JDM: U.S. manufacturers need to establish a secure intellectual property, including patents, trade secrets (or know-how), trademarks, trade dress, and in some cases, copyrights. By using these available intellectual property protections, particularly patents, a U.S. manufacturer has the ability to stop importation of infringing goods through enforcement in the U.S. district courts and/or in the International Trade Commission (ITC).
Under U.S. patent law, the importation of a product that infringes a patent claim is an act of infringement. Additionally, the importation of a product made outside the U.S. using a process patented in the U.S. is also an act of infringement. Accordingly, it is possible to enforce both product and process patents to stop importation.
Remedies for infringement can include injunctive relief (stopping the importation) and monetary damages. One thing I counsel clients to consider before embarking on a patent portfolio development program is whether their product or process can be readily reverse-engineered. If reverse engineering would be fairly simple for one in the industry, then the company should strongly consider obtaining one or more patents.
However, if reverse engineering would be very difficult, the company can consider keeping aspects as a trade secret. The risk of a trade secret, however, is that once it gets discovered and/or disclosed to the public, it is lost.
The most important advice is that before launching, selling, or disclosing publicly (such as marketing or offering for sale) a new product or process, any patent application(s) should be prepared and filed, since disclosure starts a one–year time clock in the U.S. within which any patent application needs to be filed. Otherwise the company may lose the ability to obtain a patent for the disclosed material.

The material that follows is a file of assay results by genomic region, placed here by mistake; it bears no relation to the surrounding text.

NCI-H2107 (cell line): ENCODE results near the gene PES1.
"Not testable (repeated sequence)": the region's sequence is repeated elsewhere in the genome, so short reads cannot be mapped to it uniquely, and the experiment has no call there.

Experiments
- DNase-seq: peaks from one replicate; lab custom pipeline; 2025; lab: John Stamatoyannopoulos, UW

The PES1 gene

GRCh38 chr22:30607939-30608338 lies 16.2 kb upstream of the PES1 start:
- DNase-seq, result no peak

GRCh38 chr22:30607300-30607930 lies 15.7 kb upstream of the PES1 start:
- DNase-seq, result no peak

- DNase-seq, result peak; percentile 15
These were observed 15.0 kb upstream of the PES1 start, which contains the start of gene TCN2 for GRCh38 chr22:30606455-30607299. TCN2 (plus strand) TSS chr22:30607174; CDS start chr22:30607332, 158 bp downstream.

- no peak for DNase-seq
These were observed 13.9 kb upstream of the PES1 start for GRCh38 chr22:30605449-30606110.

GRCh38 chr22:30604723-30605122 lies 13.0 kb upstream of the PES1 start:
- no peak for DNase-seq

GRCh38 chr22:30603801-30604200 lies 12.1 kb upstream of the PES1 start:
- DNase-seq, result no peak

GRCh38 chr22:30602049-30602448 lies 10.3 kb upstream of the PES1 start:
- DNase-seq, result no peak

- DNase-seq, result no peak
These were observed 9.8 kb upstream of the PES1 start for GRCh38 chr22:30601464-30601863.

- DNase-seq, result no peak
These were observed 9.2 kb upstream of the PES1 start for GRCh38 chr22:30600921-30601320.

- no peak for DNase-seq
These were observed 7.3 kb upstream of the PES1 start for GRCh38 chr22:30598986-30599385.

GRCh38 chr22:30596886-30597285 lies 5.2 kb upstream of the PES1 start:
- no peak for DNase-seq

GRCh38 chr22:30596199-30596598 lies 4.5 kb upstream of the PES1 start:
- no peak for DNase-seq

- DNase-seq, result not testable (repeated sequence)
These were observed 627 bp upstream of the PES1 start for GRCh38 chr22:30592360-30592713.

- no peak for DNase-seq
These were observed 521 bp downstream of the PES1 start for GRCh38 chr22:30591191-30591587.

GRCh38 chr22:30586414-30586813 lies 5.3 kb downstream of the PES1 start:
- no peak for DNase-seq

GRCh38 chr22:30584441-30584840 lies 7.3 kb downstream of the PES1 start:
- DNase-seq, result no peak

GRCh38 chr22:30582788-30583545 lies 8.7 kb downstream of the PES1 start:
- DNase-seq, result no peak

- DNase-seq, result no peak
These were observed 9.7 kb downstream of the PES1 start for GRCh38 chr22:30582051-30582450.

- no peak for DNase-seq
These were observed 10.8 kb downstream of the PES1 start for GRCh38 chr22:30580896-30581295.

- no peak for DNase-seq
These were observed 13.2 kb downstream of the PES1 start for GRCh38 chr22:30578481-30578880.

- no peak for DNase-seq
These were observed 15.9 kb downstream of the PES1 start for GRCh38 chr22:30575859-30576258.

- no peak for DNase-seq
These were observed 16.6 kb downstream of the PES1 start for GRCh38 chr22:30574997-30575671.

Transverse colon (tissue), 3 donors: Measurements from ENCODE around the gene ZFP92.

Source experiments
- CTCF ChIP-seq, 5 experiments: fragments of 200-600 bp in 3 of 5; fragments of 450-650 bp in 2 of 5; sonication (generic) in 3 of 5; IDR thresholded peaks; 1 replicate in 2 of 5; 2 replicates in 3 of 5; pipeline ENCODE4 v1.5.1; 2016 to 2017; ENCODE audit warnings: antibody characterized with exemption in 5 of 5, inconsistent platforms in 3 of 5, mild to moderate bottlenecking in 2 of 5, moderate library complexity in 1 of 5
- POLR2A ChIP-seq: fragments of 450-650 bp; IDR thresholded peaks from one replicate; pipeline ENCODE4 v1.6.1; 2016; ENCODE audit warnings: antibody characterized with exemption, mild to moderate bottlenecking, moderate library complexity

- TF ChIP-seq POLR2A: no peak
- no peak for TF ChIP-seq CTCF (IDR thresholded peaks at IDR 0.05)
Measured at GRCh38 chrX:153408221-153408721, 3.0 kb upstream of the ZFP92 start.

Further, such disclosure, sale, or offer for sale can completely block attempts to obtain foreign patents covering the product or process, as most other countries have an absolute novelty requirement to obtain a patent (compared to the 1-year grace period noted above for the U.S.).
What can a manufacturer expect when it tries to fend off those who violate patent & IP regulations?
JDM: A manufacturer can expect a range of responses from accused infringers, depending on how aggressively the manufacturer pursues the matter. If the manufacturer makes the accused infringer feel that they will be sued for infringement or misappropriation of IP rights, one potential response by the accused infringer is to file a preemptive declaratory judgment action in U.S. District Court (or state court depending on the rights being asserted), asking the court to declare that the accused either does not infringe the asserted IP rights, or that the asserted IP rights are invalid.
Of course, the risk here is that the accused infringer selects the venue in such a situation and the manufacturer may be fighting a lawsuit in an undesired location.